W3C home > Mailing lists > Public > public-ws-chor@w3.org > February 2003

RE: Same model for both Public and Private process ??

From: Assaf Arkin <arkin@intalio.com>
Date: Sun, 2 Feb 2003 21:10:48 -0800
To: "Ricky Ho" <riho@cisco.com>, "Mayilraj Krishnan" <mkrishna@cisco.com>
Cc: <public-ws-chor@w3.org>

Think of a process definition (external or internal) as being a multiple
edge connected directed graph of activities. Let each node be a site that
can further contain such a graph fully encapsulated within that site, with
each graph forming a node in a tree of graphs under that site.

(Long winded, but so far we have managed to represent the most complex
processes that way)

Define a visual notation as a visual representation of such a graph by
transforming information captured in the graph into a collection of shapes,
lines and textual captions. Two interesting properties:

1. You can define any number of visual notations (transformations) and thus
have any number of visual representations (views) of the same process

2. You can capture all the information in a visual notation, but you can
also have notations that capture some of that information (as much or as
little as you want), yet the information is never lost!

For example, since each node is associated with a role within a finite set
of roles (e.g. with site of receiver denoting role), one could use the
process definition to draw a use case diagram. Flows will not be expressed,
but all the information depicted in the use case diagram could be derived
directly from that graph.

You could also represent this graph as a sequence diagram, collaboration
diagram, activity diagram or statechart diagram. All the non-visual
information required to construct these visual diagrams is captured in the
graph, and you could have multiple views (diagrams) of the same graph.

Talking to business users we have found out that flowcharts (activity
diagrams of sort) are generically the most appealing visual notation.
Statechart and sequence diagrams are preffered by some users and in some
applications, flowcharts are simply a more widely understood notation.

People think in terms of states and transitions, but they may find the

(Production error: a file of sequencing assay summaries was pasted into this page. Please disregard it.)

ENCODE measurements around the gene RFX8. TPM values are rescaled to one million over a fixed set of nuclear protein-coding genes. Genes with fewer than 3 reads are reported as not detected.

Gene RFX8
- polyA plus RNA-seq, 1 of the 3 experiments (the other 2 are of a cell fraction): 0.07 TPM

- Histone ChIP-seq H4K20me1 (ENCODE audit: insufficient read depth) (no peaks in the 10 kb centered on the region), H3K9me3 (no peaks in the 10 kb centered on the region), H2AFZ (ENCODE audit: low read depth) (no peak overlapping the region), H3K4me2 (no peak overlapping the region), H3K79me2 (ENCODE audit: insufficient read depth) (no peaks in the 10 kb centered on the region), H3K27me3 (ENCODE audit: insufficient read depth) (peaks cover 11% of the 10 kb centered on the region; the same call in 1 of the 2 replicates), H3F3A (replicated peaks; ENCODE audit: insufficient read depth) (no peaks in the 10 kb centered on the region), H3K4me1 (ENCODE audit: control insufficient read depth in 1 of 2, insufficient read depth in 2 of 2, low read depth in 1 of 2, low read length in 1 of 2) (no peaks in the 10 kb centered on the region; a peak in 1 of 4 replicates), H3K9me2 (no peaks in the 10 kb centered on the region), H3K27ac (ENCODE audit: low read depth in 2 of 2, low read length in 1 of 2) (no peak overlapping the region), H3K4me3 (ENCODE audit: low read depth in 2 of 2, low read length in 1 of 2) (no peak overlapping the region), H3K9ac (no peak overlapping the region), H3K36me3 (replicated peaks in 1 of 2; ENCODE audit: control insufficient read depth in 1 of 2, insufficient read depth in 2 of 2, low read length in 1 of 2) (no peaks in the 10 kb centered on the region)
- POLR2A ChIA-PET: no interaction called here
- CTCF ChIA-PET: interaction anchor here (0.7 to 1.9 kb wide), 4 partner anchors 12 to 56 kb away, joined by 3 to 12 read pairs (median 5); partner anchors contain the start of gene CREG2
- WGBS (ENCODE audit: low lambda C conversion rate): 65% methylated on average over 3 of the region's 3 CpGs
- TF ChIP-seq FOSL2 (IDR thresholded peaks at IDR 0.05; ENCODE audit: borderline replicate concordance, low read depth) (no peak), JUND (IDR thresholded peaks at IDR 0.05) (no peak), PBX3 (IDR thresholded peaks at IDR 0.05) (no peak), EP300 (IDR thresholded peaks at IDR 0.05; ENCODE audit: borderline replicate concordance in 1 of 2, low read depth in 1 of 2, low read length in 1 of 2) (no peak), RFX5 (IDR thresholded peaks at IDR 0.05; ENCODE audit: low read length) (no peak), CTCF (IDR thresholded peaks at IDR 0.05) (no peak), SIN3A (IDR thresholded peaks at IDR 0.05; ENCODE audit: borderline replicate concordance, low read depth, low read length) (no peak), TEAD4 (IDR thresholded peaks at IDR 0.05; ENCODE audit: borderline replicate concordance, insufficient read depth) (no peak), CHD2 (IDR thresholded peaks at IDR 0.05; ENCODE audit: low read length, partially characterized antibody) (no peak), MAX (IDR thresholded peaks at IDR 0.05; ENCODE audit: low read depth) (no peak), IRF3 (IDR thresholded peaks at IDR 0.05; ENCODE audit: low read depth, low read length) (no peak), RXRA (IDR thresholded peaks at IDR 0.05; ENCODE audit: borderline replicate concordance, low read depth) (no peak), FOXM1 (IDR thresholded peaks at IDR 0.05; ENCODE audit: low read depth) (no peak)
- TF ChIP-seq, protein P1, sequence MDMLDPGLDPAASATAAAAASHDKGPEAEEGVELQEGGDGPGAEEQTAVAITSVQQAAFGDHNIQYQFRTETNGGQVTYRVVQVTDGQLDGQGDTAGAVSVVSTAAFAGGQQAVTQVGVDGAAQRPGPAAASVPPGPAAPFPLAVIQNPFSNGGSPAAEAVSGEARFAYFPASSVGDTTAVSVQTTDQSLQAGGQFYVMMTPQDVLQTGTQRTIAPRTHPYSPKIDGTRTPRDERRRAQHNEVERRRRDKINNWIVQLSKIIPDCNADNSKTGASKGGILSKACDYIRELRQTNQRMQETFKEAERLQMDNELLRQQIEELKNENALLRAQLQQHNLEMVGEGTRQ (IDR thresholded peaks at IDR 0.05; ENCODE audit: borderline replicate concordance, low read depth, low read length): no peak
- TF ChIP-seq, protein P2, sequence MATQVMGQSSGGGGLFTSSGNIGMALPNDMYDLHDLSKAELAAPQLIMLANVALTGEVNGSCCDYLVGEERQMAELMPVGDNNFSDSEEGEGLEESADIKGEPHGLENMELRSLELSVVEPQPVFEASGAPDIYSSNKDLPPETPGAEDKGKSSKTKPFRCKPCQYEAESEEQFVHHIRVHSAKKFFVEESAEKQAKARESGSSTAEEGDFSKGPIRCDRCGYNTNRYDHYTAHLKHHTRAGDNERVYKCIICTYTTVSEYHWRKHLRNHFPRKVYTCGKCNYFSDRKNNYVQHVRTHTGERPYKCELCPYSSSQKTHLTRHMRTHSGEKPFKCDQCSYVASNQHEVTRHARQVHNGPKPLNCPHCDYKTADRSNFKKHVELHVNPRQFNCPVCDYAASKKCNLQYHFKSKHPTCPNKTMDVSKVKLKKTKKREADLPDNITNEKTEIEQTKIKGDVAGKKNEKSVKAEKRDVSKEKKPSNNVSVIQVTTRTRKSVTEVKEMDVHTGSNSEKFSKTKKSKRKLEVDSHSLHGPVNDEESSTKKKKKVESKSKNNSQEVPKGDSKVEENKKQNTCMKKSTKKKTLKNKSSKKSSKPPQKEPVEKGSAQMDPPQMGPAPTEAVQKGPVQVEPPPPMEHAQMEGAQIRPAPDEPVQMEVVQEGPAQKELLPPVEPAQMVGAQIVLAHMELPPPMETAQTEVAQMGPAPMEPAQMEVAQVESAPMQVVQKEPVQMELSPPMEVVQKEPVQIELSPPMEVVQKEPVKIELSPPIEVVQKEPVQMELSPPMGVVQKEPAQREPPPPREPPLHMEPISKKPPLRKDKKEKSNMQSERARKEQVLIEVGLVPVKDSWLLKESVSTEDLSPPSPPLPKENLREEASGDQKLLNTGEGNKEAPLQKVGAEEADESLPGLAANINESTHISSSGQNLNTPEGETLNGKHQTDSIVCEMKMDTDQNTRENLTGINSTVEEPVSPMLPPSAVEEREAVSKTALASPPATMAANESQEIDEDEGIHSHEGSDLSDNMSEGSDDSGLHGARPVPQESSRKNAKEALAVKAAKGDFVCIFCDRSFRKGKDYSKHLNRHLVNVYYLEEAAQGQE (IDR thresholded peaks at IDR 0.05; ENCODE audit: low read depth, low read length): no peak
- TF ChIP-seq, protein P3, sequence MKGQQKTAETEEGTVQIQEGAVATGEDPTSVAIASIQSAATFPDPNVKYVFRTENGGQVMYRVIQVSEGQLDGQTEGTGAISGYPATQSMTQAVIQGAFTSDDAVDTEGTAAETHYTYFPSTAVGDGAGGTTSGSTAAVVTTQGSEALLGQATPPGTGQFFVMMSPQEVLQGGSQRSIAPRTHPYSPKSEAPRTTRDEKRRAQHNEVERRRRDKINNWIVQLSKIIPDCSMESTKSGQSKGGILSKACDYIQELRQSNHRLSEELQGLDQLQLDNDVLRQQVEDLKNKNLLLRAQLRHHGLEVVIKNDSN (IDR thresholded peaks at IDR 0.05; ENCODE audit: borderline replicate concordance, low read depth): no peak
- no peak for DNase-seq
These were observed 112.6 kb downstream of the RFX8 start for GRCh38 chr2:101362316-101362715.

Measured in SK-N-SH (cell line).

step-oriented approach to be an easier way to express how these states and
transitions come about. For most people it is easier to think in terms of
"state where I do X, decision, state where I do Y" (flowchart) rather than
"state in which X occurs, state in which Y occurs, a condition on transition
from X to Y" (statechart).

If written in English, a flowchart diagram would be written in the active
voice, while a statechart diagram would be written in the passive voice.
Business users tend to use the active voice more often, and that might be
the only explanation for that perference.

The process definition iself should be based on a formal model and allow
both narratives to exist.


> -----Original Message-----
> From: public-ws-chor-request@w3.org
> [mailto:public-ws-chor-request@w3.org]On Behalf Of Ricky Ho
> Sent: Sunday, February 02, 2003 5:36 PM
> To: Mayilraj Krishnan
> Cc: public-ws-chor@w3.org
> Subject: Re: Same model for both Public and Private process ??
> Thanks for your feedback !
> Can you elaborate what do you mean by "dynamic behavior" ?  Can
> you give me
> an example of an "external behavior" that you cannot be modelled in state
> transition diagram so that I can understand better why activity
> diagram is
> a better choice ?  In a state transition diagram, every transition is
> either a "send message" or "receive message" to another party, which will
> have a "role" defined.  I failed to say why "role" is unclear in state